Being a competitive mountain bike racer and triathlete, I often heard competitors talking about how they could eat whatever they want because they trained so much. I would regularly hear phrases like, "I race because I love food so much", and "training allows me to eat whatever I want." In fact, I'm sure I said something like that myself.
Or, I would hear talk of carb-loading and eating junk food after a race. There was this notion that our fuel needed to match our calories. You know..."calories in - calories out."
Now, I am not going to lie. This was a nice luxury in my 20's and 30's. I could pretty much eat whatever I wanted (with respect to maintaining my weight) as long as I trained at a high level. That strategy worked great...until I hit my 40's.
You see, we are all born with a specific set of genes. Enough insults to our body over the years, including a poor diet, will eventually start turning on those "bad genes", which will then lead to maladies like inflammation, poor detoxification, weight gain, etc.
So, what is over-exercising? It really depends on your unique genetic makeup. Some of us do very well with endurance exercise, some do well with HIIT workouts, some do well with heavy weight lifting, and some do well with a combination. The key is understanding the right form and dose of exercise for you, and matching that with your caloric intake. NOT, matching your caloric intake with your exercise (unless you are a highly competitive athlete and need to do this temporarily).
Here are 5 ways that over-exercising will eventually wreck your metabolism:
Long-term stress response: too much exercise is a stress to our body. When we our stressed, our body produces a stress hormone called cortisol. Cortisol is meant to be produced infrequently - like when hunting for a meal. Not as a long, slow drip. Cortisol can turn 90% of our genes into the adverse position. Cortisol also increases inflammation in our bodies, perpetuating our genes being in the adverse position.
Excess hunger and food intake: when we over-exercise, we get REALLY hungry! We start raiding our pantries and justifying excess sweets, or excess food in general. Our digestive tracts are really not meant to take in THAT MUCH food and become inflamed. No wonder nearly every endurance athlete I have met has had digestive problems. Research shows that calorie restriction promotes longevity. You can't restrict calories when you are over-exercising.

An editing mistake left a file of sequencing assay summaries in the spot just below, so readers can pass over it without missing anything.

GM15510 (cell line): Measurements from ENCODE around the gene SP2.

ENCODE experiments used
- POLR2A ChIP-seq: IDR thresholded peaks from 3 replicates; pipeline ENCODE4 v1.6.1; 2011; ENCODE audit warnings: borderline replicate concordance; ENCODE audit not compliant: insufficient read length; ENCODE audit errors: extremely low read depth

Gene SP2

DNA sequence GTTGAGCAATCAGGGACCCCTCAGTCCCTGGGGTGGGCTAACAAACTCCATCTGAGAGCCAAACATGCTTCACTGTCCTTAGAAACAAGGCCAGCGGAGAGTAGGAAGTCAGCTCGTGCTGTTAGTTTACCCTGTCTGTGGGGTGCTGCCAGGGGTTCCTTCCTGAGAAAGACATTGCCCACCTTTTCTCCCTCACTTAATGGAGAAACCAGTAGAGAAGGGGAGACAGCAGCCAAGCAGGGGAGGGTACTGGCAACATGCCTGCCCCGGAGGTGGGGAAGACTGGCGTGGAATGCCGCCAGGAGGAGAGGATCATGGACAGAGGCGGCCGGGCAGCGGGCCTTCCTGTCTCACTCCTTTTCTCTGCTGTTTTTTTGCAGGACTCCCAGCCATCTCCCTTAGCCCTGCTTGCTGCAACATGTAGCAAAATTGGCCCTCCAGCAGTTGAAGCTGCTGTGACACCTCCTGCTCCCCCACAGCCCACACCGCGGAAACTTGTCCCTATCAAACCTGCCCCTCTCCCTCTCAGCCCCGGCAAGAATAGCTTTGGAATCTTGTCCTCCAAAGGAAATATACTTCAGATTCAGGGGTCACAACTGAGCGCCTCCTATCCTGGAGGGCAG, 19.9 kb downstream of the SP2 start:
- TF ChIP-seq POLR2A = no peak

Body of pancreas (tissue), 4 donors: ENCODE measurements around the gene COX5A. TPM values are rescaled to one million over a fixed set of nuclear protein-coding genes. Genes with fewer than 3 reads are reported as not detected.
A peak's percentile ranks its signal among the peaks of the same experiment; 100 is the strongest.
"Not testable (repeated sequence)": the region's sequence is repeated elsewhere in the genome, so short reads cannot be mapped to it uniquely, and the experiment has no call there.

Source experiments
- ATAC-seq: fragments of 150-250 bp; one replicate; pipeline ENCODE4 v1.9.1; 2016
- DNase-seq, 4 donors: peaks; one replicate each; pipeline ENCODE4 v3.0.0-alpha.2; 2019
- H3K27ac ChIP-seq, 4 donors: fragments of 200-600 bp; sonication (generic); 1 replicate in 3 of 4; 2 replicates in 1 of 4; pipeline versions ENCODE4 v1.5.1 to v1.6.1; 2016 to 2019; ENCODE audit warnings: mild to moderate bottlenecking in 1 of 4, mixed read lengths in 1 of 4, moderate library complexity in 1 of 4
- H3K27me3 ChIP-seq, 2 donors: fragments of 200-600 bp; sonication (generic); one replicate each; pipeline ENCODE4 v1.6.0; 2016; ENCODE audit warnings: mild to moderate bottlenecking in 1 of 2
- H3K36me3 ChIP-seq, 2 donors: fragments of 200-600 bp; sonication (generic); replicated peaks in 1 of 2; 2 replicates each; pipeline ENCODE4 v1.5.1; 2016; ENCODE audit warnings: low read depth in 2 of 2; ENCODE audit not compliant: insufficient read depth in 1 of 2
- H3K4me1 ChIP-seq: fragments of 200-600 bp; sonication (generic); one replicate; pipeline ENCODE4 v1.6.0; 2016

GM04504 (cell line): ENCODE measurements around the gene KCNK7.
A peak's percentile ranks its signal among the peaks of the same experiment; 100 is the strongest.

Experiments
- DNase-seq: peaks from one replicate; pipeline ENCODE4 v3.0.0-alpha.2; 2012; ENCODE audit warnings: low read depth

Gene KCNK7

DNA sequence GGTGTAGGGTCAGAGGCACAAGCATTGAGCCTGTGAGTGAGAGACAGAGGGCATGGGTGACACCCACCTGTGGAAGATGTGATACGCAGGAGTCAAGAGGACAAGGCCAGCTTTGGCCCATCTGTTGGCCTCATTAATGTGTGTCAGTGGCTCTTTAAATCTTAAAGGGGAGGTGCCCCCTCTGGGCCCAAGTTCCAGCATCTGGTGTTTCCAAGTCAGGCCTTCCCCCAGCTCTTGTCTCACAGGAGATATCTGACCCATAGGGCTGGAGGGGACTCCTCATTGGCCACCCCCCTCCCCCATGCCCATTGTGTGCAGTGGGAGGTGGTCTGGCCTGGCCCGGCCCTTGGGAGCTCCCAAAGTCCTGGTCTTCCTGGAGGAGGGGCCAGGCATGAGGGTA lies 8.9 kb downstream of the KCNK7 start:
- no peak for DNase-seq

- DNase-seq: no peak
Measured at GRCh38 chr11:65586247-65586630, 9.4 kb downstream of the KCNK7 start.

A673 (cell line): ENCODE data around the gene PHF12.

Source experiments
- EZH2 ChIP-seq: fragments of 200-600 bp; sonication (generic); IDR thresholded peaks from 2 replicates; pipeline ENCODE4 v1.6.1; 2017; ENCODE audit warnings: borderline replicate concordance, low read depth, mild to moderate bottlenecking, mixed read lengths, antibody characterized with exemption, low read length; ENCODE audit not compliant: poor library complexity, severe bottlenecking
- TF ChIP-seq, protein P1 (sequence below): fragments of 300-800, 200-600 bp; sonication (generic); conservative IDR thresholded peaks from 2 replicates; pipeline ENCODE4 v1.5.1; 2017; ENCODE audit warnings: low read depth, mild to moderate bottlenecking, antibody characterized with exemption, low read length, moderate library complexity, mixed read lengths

Messing up your metabolic hormones (leptin, ghrelin): when we eat too many carbohydrates for our own genetic makeup, this can make us feel more hungry more often because we produce less leptin (which makes us feel satiated) and more ghrelin (which stops satiation). This will lead to overeating, and eventually, weight gain.
Micronutrient depletion: when our GI tracts are inflamed, we absorb less of what we eat. We need vitamins and minerals for a reason! They help our bodies produce energy and help with enzyme function, cellular turnover, and are crucial for our metabolism.
Impaired detoxification: if we eat whatever we want or indulge in alcohol, this slows down our liver function. Our liver metabolizes toxins and hormones. When our liver slows, we start becoming more toxic and our hormones re-circulate. Estrogen dominance problems like heavy menstrual periods, weight gain, difficult menopause, or even cancer ensue.
So, what can we do? We need to learn how to eat for our constitutional makeup. We need to learn how often to eat and what to eat. Then, we can build our exercise around that. Once we get control of our metabolic hormones, we start to become less hungry all the time, and that calories in, calories out balance starts to regulate naturally.
Where to start?
Stop snacking, eat 3 meals per day leaving 5-6 hours between meals.
Learn your individual protein requirements and build your plate around that.
Hydrate! Drink 3-4 liters of water per day.
Add trace minerals to your water.
Learn what type of exercise, and how much is ideal for you.
You may need some support with stopping snacking if you have been grazing for years. I can help you with blood sugar support and getting your macros right.
I can help you determine what type of exercise is right for you, and create an exercise plan to support your health goals.